Despite blockchain technologies are drawing more and more attention from the side of general public as well as diverse investors there are still plenty of technical issues to solve.
The largest part of issues falls to the share of enterprises who want and ready to adopt this technology for smart contracts and other use cases. The issues include mainly throughput, latency, governance and confidentiality.
To address these problems and eventually make blockchains more suitable for the enterprise Microsoft announces its new Coco Framework (stands for Confidential Consortium).
The system connects to different blockchain networks to solve some fundamental issues that have slowed down their adoption, including speed and privacy concerns. For this purpose The Coco Framework introduces a trusted execution environment (TEE).
The idea is as follows: there is a trusted box on which someone can put his/her blockchain code. That trust is established through Intel’s Software Guard Extensions or Windows’ Virtual Secure Mode or any other TEEs as they become available. Then can be built a network of trusted enclaves that all agree on the ledger and Coco code they are running.
Having these trusted enclaves solves one more issue – it becomes unnecessary to perform any proof of work, which greatly increases the transaction speed, due to the trustworthiness of the updates to the ledger. Microsoft says Coco and Ethereum can handle up to 1,600 transactions per second making the platform roughly 100 times faster.
Enterprises may not worry about confidentiality as well (even given the public character of a ledger), as Coco adds a confidentiality layer on top of any of it.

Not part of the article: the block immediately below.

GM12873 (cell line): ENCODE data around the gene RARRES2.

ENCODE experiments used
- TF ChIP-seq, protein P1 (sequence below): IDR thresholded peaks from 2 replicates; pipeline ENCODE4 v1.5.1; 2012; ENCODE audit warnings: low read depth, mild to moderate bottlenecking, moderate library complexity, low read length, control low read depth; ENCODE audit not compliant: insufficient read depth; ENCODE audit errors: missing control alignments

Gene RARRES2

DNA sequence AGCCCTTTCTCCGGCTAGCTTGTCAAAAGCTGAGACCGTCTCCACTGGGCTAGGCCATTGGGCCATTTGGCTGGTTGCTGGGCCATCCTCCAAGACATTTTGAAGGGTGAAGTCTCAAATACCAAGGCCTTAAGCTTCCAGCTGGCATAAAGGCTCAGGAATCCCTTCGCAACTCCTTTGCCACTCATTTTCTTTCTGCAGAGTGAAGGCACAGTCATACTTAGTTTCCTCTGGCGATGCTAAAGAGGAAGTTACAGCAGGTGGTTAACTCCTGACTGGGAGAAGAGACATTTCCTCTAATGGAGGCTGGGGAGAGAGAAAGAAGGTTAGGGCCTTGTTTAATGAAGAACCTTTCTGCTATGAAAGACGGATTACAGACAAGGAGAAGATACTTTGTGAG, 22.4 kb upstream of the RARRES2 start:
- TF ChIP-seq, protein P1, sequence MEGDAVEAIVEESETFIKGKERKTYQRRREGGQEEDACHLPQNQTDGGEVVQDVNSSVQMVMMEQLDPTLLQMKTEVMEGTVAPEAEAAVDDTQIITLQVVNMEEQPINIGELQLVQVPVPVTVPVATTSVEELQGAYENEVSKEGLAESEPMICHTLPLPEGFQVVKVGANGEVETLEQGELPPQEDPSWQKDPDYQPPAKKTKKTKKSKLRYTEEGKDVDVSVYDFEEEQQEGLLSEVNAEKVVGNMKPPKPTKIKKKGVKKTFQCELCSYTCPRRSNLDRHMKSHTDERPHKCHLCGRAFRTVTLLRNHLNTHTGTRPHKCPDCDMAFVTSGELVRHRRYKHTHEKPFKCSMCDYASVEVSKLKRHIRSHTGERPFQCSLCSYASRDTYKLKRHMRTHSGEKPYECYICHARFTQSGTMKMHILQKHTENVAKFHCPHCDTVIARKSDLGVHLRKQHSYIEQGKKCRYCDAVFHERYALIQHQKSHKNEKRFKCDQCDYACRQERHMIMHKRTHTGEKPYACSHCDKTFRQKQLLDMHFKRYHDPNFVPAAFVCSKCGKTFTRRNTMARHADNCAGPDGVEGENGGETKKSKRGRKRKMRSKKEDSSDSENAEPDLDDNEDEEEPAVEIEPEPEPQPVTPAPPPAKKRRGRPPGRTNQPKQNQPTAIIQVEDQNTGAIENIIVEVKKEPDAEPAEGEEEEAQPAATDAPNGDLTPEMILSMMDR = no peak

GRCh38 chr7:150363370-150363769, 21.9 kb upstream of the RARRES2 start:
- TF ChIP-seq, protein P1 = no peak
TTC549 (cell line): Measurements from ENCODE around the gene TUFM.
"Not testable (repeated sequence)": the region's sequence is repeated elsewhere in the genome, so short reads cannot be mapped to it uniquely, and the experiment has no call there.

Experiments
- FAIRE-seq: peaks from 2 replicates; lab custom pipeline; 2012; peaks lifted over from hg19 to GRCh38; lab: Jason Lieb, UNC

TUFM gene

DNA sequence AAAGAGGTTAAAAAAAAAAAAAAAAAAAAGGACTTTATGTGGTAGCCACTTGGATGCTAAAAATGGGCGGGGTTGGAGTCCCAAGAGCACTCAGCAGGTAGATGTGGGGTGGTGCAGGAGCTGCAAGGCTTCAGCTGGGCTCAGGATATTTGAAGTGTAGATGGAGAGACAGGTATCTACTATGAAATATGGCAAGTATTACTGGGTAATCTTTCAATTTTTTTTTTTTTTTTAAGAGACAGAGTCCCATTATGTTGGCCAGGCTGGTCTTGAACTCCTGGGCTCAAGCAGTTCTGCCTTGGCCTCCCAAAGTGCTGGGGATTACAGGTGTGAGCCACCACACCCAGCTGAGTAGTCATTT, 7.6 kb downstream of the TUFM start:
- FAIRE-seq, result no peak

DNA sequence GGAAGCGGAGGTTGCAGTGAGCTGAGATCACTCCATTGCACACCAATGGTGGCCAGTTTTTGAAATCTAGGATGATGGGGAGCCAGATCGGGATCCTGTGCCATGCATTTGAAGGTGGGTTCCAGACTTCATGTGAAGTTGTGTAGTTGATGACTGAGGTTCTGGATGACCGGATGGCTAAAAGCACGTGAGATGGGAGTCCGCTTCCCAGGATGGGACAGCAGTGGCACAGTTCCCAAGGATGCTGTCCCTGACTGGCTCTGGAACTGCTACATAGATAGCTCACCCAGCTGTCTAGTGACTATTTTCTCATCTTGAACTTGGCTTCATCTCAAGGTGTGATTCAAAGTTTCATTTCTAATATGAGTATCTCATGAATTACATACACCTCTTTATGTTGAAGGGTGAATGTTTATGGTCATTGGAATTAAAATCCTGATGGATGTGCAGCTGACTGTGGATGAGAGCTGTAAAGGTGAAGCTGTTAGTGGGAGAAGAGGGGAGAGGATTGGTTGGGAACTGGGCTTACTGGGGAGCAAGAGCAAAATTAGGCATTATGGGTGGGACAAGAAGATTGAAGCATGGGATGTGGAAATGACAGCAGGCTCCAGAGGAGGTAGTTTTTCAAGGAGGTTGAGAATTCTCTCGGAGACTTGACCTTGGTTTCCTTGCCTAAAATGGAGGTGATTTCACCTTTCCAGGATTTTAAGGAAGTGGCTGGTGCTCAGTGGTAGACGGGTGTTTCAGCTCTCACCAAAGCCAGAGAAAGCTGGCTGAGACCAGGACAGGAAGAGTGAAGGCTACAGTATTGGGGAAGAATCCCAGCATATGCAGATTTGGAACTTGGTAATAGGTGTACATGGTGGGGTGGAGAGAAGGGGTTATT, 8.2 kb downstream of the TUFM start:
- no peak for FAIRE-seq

Other features Coco enables is governance and compatibility. Coco is compatible with any ledger protocol which can be run anywhere from in the cloud or on premises, and on any operating system and hypervisor that supports a compatible trusted environment.
“We are building in this flexibility in part to allow the community to integrate Coco with additional protocols, try it on other hardware and adapt it for enterprise scenarios we haven’t yet thought of.” – said Coco’s developers.
Planned adopters include Corda, the blockchain of bank consortium R3, Intel’s blockchain Sawtooth and Quorum, the blockchain developed by JPMorgan Chase & Co.
“We are thrilled to work with Microsoft to bring blockchain to the enterprise,” said Rick Echevarria, vice president, Software and Services Group and General Manager, Platforms Security Division at Intel, in today’s announcement. “Our mutual customers are excited by the potential of blockchain. Intel is committed to accelerating the value of blockchains powered by Azure on Intel hardware, by improving the scalability, privacy and security of the solutions based on our technologies.”
Coco’s source code will be available to the open source community in 2018. Now the team is still hardening the code and getting it ready for open sourcing.